Genotoxicity and antioxidant activity of spices and herbs used in Brazilian cuisine


Spices are natural plant products, have been used not only as flavoring and coloring agents, but also as food preservatives and folk medicines throughout the world for thousands of years. Many spices also have been recognized by having both digestive stimulant and carminative actions and also antimicrobial, anti-inflammatory, anti-mutagenic and anti-carcinogenic potential. Antioxidant and genotoxic potential of species commonly used in Brazil was evaluated. The antioxidant activity was evaluated using different methods, including DPPH radical scavenging activity, ferric reducing power (FRAP), iron ion chelating power, inhibition of lipid peroxidation (TBARS), NO radical scavenging, and oxidative hemolysis inhibition. Furthermore, the antigenotoxic activity was evaluated through mitotic index and chromosome aberration in Allium cepa roots. Quantification of total phenols and flavonoids carried out. The results with the Ocimum basilicum spices in the DPPH test showed activity (82.01%), FRAP (321.12 uM ET and iron chelating activity (94.18) and for the Cinnamomum zeylanicum spice in the TBARS test (18.52%) evaluated by different methods and mechanisms of inactivation of free radicals and according to the evaluation of genotoxicity by the Allium cepa test the spices do not present genotoxic effects.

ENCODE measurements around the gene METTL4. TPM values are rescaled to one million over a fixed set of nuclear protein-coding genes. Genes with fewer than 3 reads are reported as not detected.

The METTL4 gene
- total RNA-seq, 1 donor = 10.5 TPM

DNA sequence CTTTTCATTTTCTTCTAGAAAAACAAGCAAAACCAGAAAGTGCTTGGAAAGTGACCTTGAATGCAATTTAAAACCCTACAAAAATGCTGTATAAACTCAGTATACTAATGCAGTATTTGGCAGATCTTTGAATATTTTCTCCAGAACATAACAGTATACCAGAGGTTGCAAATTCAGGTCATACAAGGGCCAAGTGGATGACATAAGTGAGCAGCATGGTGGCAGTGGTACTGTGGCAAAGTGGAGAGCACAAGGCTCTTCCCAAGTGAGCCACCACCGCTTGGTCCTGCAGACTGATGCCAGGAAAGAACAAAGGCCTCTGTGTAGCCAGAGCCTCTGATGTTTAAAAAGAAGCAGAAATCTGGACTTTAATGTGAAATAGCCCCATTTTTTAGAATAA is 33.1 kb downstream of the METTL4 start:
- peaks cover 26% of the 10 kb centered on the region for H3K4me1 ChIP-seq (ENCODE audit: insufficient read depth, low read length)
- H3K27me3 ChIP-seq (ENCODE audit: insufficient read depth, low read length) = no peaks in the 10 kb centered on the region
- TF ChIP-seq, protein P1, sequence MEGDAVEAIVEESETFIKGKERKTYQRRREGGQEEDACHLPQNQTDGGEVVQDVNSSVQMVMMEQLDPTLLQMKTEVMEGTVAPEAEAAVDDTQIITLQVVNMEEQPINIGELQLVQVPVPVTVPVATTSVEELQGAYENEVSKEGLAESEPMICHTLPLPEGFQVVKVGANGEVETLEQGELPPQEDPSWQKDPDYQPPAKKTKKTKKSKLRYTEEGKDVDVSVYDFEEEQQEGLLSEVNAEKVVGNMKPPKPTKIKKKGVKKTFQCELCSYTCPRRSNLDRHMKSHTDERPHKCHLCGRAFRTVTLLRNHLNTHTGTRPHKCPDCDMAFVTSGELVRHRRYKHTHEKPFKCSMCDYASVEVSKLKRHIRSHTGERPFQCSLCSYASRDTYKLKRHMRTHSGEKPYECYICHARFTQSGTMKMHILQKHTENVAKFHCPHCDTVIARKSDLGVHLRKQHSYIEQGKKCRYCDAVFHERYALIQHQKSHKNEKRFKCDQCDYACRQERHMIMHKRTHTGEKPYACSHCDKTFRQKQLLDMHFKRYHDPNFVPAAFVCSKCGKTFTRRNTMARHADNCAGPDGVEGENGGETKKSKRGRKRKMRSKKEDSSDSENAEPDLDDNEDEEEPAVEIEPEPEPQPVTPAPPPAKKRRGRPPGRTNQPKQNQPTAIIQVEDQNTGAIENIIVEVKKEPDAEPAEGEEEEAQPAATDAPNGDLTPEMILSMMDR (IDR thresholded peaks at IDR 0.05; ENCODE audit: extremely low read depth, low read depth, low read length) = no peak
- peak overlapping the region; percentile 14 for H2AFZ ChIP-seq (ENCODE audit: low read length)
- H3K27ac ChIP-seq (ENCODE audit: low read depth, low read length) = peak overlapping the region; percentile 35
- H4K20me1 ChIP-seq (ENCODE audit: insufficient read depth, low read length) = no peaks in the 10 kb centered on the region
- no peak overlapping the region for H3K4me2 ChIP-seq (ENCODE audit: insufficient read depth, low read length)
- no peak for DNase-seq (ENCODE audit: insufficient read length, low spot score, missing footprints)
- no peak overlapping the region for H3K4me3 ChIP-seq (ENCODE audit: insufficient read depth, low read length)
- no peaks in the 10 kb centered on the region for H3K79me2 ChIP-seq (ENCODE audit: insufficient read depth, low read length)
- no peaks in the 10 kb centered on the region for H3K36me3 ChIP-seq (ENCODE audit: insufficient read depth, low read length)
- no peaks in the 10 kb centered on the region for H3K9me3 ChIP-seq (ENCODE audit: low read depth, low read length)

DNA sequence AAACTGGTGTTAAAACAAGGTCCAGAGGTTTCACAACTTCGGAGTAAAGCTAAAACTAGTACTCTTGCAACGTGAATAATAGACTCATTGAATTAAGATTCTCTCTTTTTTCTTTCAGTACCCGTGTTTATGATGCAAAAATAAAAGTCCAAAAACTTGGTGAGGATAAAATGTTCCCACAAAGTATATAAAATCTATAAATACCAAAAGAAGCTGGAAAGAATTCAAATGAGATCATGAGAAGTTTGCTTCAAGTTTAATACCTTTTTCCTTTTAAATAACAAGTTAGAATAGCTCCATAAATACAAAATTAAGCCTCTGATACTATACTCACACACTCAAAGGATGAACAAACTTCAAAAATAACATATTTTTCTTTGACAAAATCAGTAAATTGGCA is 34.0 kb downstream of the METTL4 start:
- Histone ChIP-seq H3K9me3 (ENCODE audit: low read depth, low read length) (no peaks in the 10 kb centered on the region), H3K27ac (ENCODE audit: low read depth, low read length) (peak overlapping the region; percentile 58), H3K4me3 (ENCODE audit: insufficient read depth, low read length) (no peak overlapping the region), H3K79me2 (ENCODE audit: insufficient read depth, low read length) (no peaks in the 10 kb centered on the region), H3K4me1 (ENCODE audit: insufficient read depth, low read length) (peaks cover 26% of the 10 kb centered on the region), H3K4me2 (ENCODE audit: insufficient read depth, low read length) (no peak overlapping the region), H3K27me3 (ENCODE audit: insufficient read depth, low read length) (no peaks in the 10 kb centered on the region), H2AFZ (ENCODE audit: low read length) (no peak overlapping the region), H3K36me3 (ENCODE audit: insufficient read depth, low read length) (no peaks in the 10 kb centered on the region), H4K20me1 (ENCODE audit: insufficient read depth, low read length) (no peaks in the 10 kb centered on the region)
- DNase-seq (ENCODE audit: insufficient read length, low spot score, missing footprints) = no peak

Antioxidant activity, Genotoxicity cinnamomum zeylanicum, Ocimum basilicum, Origanum vulgare, Piper nigrum, Zingiber officinale

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Bioscience Journal, v. 34, n. 3, p. 727-743, 2018.